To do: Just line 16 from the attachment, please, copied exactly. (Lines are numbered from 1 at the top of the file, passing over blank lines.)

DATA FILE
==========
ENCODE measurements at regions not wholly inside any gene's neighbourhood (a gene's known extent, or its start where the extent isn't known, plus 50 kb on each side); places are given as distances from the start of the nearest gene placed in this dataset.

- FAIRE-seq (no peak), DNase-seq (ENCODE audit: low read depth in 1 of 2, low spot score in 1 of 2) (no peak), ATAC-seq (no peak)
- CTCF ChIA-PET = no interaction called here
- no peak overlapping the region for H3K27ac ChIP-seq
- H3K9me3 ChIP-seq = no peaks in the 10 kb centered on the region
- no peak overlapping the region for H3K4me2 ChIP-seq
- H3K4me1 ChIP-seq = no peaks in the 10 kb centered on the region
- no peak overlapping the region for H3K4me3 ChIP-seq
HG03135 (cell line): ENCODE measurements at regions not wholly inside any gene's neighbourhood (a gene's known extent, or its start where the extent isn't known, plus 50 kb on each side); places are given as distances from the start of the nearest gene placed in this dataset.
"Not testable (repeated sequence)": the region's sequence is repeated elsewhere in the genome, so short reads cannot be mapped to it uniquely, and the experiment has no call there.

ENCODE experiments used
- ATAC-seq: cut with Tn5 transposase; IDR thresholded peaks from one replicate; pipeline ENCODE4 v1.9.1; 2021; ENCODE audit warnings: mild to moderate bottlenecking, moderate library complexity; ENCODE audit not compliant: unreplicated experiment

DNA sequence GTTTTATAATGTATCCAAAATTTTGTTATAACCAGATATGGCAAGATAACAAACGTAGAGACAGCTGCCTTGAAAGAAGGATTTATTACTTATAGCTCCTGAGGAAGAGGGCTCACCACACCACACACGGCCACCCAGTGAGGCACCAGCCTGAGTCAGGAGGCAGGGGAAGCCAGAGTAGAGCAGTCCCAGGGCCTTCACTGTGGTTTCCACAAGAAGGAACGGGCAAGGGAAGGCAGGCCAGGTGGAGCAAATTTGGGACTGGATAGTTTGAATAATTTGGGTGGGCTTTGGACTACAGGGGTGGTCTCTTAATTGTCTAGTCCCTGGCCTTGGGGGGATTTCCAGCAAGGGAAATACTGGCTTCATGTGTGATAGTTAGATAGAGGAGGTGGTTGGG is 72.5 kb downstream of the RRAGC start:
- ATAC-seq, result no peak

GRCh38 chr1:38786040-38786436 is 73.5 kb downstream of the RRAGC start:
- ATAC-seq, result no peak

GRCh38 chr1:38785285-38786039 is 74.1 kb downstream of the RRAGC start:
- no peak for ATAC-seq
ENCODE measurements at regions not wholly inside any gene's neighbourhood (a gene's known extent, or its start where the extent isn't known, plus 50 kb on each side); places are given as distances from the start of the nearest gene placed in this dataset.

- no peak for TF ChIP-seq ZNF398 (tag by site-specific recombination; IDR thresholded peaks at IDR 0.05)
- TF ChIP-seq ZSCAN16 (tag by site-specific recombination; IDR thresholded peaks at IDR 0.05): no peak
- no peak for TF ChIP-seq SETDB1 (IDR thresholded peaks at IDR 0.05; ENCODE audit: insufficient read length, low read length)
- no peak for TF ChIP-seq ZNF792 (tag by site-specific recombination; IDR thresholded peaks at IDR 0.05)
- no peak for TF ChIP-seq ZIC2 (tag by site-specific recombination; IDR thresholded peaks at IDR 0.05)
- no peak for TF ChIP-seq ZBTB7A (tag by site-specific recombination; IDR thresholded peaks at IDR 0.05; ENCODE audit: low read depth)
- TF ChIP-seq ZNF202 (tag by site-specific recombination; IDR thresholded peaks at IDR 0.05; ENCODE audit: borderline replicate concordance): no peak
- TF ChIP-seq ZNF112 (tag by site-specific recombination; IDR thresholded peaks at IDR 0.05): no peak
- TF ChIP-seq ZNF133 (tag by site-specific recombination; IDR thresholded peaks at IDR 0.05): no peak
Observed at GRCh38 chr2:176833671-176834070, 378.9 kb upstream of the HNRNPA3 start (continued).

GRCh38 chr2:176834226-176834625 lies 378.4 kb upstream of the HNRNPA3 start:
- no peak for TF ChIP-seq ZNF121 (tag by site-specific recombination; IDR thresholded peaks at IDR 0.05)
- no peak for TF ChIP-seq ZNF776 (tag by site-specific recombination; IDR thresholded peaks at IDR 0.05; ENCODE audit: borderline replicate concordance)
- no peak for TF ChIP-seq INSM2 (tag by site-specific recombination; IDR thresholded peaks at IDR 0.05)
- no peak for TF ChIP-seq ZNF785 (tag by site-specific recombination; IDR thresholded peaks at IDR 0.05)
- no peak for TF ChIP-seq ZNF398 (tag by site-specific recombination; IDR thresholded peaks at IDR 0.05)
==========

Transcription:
- ATAC-seq, result no peak